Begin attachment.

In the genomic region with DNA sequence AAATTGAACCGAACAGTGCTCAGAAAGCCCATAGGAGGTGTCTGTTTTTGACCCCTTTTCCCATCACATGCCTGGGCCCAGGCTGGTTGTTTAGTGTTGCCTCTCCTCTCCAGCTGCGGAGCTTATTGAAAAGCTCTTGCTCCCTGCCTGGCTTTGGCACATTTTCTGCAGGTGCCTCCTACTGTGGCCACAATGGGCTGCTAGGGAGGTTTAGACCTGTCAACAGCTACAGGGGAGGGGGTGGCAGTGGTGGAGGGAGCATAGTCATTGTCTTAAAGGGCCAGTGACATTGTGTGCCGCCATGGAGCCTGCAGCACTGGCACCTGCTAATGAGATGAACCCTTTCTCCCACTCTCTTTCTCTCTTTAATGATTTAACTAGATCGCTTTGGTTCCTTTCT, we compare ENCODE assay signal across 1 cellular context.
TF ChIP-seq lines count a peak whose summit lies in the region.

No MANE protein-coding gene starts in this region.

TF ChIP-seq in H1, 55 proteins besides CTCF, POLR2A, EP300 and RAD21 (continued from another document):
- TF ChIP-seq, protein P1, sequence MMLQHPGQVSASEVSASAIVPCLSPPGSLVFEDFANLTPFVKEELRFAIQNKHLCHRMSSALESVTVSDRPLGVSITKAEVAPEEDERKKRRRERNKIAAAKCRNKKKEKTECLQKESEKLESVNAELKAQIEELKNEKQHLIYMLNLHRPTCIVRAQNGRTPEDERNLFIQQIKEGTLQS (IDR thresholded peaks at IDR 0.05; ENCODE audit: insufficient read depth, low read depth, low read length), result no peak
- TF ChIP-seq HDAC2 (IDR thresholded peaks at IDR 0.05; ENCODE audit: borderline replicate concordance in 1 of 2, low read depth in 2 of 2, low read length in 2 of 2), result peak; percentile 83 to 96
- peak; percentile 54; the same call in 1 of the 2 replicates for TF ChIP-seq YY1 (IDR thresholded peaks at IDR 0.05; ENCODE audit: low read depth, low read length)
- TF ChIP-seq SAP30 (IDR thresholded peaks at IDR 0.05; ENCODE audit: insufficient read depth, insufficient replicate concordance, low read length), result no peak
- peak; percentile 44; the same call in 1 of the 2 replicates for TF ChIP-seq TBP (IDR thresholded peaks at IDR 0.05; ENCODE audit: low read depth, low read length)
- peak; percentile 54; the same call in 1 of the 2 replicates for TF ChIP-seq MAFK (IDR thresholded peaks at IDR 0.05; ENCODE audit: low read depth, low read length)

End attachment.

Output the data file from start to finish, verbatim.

In the genomic region with DNA sequence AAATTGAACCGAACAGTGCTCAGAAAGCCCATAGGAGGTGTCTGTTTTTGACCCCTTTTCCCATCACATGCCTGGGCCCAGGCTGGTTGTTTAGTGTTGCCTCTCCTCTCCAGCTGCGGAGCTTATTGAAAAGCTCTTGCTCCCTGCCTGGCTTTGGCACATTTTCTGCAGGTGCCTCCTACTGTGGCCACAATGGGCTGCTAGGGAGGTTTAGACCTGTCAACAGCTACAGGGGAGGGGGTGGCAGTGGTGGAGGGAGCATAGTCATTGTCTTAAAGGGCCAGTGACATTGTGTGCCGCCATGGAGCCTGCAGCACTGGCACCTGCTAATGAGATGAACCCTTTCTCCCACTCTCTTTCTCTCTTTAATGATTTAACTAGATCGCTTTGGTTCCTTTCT, we compare ENCODE assay signal across 1 cellular context.
TF ChIP-seq lines count a peak whose summit lies in the region.

No MANE protein-coding gene starts in this region.

TF ChIP-seq in H1, 55 proteins besides CTCF, POLR2A, EP300 and RAD21 (continued from another document):
- TF ChIP-seq, protein P1, sequence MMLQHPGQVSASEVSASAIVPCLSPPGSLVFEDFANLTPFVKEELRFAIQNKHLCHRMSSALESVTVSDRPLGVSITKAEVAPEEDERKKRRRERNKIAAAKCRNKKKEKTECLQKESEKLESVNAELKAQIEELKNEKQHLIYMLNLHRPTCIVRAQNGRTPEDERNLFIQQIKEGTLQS (IDR thresholded peaks at IDR 0.05; ENCODE audit: insufficient read depth, low read depth, low read length), result no peak
- TF ChIP-seq HDAC2 (IDR thresholded peaks at IDR 0.05; ENCODE audit: borderline replicate concordance in 1 of 2, low read depth in 2 of 2, low read length in 2 of 2), result peak; percentile 83 to 96
- peak; percentile 54; the same call in 1 of the 2 replicates for TF ChIP-seq YY1 (IDR thresholded peaks at IDR 0.05; ENCODE audit: low read depth, low read length)
- TF ChIP-seq SAP30 (IDR thresholded peaks at IDR 0.05; ENCODE audit: insufficient read depth, insufficient replicate concordance, low read length), result no peak
- peak; percentile 44; the same call in 1 of the 2 replicates for TF ChIP-seq TBP (IDR thresholded peaks at IDR 0.05; ENCODE audit: low read depth, low read length)
- peak; percentile 54; the same call in 1 of the 2 replicates for TF ChIP-seq MAFK (IDR thresholded peaks at IDR 0.05; ENCODE audit: low read depth, low read length)